When ready to bake, preheat the oven to 350°.  Place 4 to 6 pastries at a time on room temperature, parchment-lined baking sheets, spacing evenly (you don’t want to crowd the sheets).   Bake until the pastries are just beginning to turn golden brown on the edges and the tops are set—about 20 minutes, rotating the pan from front to back, half way through the baking time. Briefly cool on the baking sheets before transferring to wire racks to cool completely. 

If you like, when the Pop-Tarts are cool, frost or drizzle with powdered sugar glaze.  Makes 12 to 14 Pop-Tarts.

Powdered sugar glaze:  Place 1 cup (115 g.) powdered sugar in a small bowl.  Add 4 t. of milk and 1/2 t. of lemon juice and mix until smooth.  You may replace the lemon with vanilla…but I found this too be a bit too sweet for my taste.

Notes & Variations:
  • The pastry is easy to work with if your room is cool. If you are working in a warm room, you will have to keep any portion of dough that you aren’t working with in the refrigerator to keep it cool. 
  • Occasionally the tarts will crack on top when baking. If this happens, once they are cool, simply frost with the powdered sugar glaze to cover up the fissure. While not perfect, they still taste great. It was my experience that red fruits like strawberries and plums tended to cause the tarts to crack most often. Blueberry on the other hand didn’t tend to act this way. Nutella and other paste like fillings will not crack or ooze at all. Baking the tarts from frozen discourages cracking.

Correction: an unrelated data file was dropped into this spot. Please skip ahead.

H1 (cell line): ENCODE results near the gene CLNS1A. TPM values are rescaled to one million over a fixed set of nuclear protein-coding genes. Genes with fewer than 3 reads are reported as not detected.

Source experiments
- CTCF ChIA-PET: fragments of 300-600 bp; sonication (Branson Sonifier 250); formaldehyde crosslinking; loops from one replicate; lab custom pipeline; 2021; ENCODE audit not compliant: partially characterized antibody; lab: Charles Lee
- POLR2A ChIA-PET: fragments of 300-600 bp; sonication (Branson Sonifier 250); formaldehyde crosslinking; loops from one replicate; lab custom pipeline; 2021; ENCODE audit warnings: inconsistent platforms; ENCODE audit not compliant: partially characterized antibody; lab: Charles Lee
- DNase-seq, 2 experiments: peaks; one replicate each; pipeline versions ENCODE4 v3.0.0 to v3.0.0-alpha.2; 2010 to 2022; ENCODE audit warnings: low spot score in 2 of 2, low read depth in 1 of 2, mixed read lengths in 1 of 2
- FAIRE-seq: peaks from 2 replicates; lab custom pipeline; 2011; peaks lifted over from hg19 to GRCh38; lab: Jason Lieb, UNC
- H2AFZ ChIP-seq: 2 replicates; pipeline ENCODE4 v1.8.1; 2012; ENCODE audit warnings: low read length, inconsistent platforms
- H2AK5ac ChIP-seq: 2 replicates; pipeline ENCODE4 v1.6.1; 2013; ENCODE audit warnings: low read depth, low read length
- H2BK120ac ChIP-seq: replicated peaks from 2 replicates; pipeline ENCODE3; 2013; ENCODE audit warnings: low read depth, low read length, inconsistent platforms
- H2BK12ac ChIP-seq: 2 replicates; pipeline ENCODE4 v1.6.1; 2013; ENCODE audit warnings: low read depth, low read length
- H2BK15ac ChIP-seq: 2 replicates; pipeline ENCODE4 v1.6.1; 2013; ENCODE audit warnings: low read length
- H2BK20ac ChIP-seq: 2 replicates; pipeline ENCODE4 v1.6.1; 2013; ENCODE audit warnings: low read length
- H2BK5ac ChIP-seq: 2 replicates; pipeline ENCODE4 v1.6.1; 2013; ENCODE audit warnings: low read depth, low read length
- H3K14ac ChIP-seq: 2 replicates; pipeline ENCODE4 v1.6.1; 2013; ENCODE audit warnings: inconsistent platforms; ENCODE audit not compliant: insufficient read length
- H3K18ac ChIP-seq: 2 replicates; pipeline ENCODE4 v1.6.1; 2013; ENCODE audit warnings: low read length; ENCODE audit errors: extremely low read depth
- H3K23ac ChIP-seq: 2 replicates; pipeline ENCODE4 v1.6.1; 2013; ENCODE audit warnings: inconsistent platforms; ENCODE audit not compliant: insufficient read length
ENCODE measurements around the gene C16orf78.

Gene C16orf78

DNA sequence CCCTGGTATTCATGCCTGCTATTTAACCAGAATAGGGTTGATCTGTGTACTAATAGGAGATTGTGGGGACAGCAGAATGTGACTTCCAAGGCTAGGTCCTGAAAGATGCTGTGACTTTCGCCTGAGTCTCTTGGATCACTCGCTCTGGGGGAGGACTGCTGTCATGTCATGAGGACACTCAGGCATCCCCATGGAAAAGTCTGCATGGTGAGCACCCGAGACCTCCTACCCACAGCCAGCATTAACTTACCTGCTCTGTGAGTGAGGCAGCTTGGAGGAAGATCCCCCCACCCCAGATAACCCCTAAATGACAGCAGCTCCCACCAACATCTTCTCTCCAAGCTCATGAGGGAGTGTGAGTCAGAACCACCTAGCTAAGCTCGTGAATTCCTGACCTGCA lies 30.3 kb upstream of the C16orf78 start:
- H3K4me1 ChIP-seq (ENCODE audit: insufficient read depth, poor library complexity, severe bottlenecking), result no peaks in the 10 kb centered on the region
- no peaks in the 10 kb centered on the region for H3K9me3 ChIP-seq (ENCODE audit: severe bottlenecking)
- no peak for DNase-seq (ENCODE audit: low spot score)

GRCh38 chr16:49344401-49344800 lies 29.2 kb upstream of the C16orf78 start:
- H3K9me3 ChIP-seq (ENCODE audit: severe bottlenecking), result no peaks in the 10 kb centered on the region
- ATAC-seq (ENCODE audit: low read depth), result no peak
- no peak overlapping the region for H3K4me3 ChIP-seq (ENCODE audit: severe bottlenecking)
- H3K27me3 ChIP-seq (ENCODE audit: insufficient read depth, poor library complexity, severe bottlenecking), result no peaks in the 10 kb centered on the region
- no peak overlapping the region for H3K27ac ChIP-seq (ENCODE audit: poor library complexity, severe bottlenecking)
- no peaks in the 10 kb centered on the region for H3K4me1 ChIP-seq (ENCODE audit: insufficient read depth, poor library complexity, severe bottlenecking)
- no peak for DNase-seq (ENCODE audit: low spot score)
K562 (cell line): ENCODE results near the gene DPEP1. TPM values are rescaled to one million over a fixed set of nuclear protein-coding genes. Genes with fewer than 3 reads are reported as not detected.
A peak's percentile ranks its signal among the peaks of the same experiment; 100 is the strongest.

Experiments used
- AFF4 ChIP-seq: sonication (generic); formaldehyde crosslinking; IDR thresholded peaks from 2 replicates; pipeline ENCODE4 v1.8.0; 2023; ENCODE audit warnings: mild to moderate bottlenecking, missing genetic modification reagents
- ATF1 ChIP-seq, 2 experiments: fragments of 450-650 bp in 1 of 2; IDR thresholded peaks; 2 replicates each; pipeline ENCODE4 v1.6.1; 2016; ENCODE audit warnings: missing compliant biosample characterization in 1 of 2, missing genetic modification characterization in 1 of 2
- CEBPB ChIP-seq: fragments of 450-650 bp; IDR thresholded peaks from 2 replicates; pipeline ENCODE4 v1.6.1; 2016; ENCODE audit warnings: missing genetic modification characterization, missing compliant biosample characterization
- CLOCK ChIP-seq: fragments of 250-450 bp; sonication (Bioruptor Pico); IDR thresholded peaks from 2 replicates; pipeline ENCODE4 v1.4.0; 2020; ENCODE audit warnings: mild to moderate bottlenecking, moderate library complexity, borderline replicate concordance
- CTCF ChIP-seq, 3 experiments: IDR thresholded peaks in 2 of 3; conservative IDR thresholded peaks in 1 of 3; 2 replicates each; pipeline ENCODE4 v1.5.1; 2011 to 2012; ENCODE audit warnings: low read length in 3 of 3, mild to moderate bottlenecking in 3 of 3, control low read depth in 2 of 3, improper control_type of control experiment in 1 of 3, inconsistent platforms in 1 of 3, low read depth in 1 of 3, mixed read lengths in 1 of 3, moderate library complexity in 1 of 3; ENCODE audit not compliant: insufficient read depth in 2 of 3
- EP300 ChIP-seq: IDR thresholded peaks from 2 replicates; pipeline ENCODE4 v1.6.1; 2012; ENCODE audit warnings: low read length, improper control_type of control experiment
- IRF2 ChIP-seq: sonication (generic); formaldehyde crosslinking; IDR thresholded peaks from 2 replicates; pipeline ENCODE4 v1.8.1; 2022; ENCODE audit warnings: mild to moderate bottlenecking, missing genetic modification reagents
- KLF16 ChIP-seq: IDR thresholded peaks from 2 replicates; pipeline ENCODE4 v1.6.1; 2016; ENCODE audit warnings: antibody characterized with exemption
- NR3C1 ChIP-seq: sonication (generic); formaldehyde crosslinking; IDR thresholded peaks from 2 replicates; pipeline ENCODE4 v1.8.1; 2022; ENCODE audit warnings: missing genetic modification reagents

• You can of course make Pop-Tarts in any shape or size you like.  A good size for a "mini" Pop-Tart is 2 1/2- by 3-inches.  You will need a level half tablespoon of jam for this size. For my heart shaped Pop-Tarts, I used a cutter that measures 3 1/2-inches across.  This holds 1 1/2 to 2 level teaspoons of jam. These smaller tarts only need to bake for about 15 to 16 minutes. Be warned that the mini Pop-Tart (when made with jam) will split and ooze about 75% of the time. The heart almost always oozes a bit. But in both cases, frosting covers the fissure so that no one but you will be the wiser. One recipe makes about 18 to 20 hearts or mini Pop-Tarts.
Mini Pop-Tarts
3 1/2-inch heart cutter

  • The recipe halves very make just 6 or 7 regular Pop-Tarts or 8 to 10 mini Pop-Tarts or hearts. 
  • My oven has unusually strong bottom heat, so when I bake these I use insulated baking sheets. If you have a similar problem and don’t have insulated sheets, simply stack one baking sheet on top of another to create an insulated-style sheet.